This $900,000 commitment over 4 years will provide funding to Mental Illness Education ACT (MIEACT) to pilot a primary school mental health program. It will support 8-12 year old children to receive mental health education, increase mental health literacy around physical, emotional and social experiences, promote early intervention, and reduce stigma. It will provide schools with initial touch points for students to open conversations that would help students to build their sense of belonging and understand themselves and others.
b. Mental Health Training for Parents and Carers, and Support Groups
The Greens understand the importance of parents and carers being able to support children through their difficult and challenging periods.
- The Parents Mental Health Program will provide free seminars for parents and carers to provide advice and mental health training to support their young people. Delivered in school communities, the seminars will give parents knowledge and skills to help them understand the mental health challenges their young people are facing, skills to navigate the issues, and information on support services that are available.
- We will also provide funding for community organisations to deliver smaller parent peer support groups to assist parents and carers of young people with mental illness or disorder or at risk of developing a mental health concern. These peer support groups will help parents better connect with others who may be having similar experiences in their caring duties and may benefit from connecting and talking freely with others.
We will allocate $1.9 million over 4 years for these two projects.
Civics and Democracy
The Greens believe that the views and interests of children and young people must be given the same weight when it comes to the decisions that affect our future. The children and young people of today will inherit the world of tomorrow - it's up to us to leave them with a healthy, resilient environment. But even more, it’s up to us to empower them to have a real voice in the future of our society, and to listen to what they are saying.
The school strike movement is an expression of the concerns of children and young people about their world, and it is one the ACT Greens fully support. The ACT Greens have long supported students in the ACT to attend School Strike for Climate events, but we want to go further.
As outlined in our Youth Democracy Package, the Greens want to:
16. Establishing an ongoing policy that endorses the right of students to strike from school
The ACT Assembly and ACT Government made a declaration that we are in a state of “climate emergency”, and declared its support for the ACT Strike for Climate in 2019. The Assembly declared its support for students and residents that chose to support the event and the Greens would like to give effect to an ongoing policy of support for such events.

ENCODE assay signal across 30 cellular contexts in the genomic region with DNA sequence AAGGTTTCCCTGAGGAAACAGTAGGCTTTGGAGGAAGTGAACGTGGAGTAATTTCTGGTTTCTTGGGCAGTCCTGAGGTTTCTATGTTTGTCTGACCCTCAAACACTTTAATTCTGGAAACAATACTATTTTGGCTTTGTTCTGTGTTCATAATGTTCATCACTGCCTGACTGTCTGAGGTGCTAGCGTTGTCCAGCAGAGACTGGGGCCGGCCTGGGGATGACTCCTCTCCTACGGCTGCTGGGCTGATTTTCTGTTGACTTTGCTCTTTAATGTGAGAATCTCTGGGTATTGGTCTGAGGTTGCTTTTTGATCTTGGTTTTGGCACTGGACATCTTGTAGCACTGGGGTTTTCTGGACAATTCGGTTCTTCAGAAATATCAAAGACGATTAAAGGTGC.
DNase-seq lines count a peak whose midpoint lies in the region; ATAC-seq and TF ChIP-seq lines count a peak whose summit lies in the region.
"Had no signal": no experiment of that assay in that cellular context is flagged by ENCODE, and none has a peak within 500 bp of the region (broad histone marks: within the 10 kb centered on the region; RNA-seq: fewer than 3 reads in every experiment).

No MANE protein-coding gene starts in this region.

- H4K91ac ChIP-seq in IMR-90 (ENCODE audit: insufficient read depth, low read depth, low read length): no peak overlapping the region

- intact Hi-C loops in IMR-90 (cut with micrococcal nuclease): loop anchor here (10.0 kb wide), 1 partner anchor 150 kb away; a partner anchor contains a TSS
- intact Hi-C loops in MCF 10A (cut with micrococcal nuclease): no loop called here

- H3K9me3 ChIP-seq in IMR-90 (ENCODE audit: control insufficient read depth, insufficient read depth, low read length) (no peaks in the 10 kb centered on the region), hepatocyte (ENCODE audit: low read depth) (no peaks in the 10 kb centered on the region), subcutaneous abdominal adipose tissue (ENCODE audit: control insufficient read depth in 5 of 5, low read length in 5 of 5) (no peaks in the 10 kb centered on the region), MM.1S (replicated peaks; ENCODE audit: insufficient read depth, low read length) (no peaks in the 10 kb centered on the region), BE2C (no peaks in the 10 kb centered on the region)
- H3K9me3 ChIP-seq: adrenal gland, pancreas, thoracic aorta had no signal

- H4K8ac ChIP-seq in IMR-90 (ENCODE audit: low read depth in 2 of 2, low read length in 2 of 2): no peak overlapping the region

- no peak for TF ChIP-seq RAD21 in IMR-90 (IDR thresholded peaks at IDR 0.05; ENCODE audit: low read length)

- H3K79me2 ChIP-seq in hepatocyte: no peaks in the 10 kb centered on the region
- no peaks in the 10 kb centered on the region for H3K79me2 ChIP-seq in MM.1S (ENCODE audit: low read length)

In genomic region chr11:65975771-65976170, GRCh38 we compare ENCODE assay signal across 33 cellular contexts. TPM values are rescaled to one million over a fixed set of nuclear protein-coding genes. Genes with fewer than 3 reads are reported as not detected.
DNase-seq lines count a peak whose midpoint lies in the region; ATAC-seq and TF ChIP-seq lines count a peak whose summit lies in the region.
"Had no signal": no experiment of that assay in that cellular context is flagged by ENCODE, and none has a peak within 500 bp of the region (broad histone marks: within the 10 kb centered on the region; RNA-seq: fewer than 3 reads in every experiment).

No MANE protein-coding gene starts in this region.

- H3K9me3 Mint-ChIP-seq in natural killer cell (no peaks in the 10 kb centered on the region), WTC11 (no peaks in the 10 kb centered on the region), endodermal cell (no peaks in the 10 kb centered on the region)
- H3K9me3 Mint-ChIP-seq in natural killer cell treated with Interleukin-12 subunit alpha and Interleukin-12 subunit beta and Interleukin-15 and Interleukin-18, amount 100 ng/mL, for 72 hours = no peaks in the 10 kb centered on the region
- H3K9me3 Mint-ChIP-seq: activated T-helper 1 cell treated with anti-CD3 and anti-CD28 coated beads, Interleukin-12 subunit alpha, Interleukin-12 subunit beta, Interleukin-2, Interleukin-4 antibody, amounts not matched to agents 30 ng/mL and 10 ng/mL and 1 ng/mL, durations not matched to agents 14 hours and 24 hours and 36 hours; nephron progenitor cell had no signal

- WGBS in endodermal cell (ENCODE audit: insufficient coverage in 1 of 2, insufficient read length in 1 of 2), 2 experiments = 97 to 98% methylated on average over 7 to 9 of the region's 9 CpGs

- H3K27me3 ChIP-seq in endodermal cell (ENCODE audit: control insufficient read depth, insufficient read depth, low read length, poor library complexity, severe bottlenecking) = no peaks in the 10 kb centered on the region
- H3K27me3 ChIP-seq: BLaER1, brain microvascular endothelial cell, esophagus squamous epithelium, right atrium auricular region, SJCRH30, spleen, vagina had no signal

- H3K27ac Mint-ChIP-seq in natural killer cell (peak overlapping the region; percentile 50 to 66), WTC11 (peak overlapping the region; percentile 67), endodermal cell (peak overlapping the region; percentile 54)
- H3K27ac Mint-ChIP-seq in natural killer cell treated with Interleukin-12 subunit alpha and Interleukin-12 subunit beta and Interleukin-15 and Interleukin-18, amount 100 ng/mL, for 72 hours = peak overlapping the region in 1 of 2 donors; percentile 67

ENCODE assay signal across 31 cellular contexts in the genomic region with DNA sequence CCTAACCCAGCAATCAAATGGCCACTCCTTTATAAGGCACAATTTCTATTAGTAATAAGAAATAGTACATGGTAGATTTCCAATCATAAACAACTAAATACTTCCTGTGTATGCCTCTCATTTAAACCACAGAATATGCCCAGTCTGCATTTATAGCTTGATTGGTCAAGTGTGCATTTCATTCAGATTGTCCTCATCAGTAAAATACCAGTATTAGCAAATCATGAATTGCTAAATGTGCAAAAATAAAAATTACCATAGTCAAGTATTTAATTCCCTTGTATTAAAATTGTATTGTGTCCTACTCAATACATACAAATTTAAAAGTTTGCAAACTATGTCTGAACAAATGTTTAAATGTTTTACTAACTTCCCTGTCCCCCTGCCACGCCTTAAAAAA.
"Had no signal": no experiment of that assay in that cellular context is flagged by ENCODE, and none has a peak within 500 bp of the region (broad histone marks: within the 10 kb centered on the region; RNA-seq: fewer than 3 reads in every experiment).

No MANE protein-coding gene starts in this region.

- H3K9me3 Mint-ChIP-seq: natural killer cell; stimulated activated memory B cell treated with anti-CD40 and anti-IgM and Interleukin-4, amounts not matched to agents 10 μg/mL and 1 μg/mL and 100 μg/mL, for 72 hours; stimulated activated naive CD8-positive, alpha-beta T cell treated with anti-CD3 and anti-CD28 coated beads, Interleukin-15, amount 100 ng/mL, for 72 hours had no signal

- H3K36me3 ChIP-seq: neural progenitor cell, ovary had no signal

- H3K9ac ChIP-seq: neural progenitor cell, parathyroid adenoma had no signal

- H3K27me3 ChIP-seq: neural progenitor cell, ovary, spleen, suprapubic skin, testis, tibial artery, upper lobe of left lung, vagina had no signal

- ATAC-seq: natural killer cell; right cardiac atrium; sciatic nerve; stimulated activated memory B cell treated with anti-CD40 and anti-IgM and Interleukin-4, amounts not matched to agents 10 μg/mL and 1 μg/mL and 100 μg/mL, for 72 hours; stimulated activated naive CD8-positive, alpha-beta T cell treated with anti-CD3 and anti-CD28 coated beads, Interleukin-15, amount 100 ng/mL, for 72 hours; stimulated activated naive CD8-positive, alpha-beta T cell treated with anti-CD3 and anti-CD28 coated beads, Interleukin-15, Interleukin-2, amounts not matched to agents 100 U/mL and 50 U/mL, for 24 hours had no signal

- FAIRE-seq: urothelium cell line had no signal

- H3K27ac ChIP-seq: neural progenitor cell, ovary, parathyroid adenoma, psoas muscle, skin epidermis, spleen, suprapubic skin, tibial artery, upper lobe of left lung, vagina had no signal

The ACT Greens will establish an ongoing ACT Education policy to support student-led School Strike for Climate events. This will mean that students will not be penalised or stopped from attending rallies and events, but will still need approval from their parents or carers, with parental supervision encouraged. This policy will also enable teachers to support students to attend such events.
17. Encouraging the democratic participation of children and young people through a general principle in the Education Act 2004
The general principles of the Education Act are set out in the values framework under which all education policy and activity is undertaken in the ACT. The Act already recognises that education provides a foundation for our democratic society, and that children and young people being empowered through education is important for promoting optimism for their future.
The Greens will synthesise these two core ideas and insert a specific section into the Education Act to state that “education should provide all students with an understanding of, and ability to participate in, civil society and democratic processes”.
This will provide a clear principles-based framework for the school system to facilitate children and young people engaging with the processes of democracy, including through strikes and protest.
18. Increasing civics and democracy education in schools
We want every student in Canberra to recognise the democratic rights and obligations that our society has to offer, and to be active participants in civil society. We want all students to be provided with an opportunity to learn about what used to be called “civics” - to empower them regardless of their political persuasion or personal beliefs to be engaged in the decisions that affect their lives today and tomorrow.
The national curriculum doesn’t include any compulsory education on our modern democratic and electoral systems. However, this is up to each school and delivery of issues regarding the topic varies. Ideally the Greens would like every school student who graduates from school in the ACT to broadly understand the ACT electoral system. We want to increase the opportunities for ACT school students to better understand the ACT and federal democratic and electoral systems. The Greens want to increase funding to support Elections ACT and the ACT Legislative Assembly education offices to support teachers to offer increased civics and democracy education for ACT school students.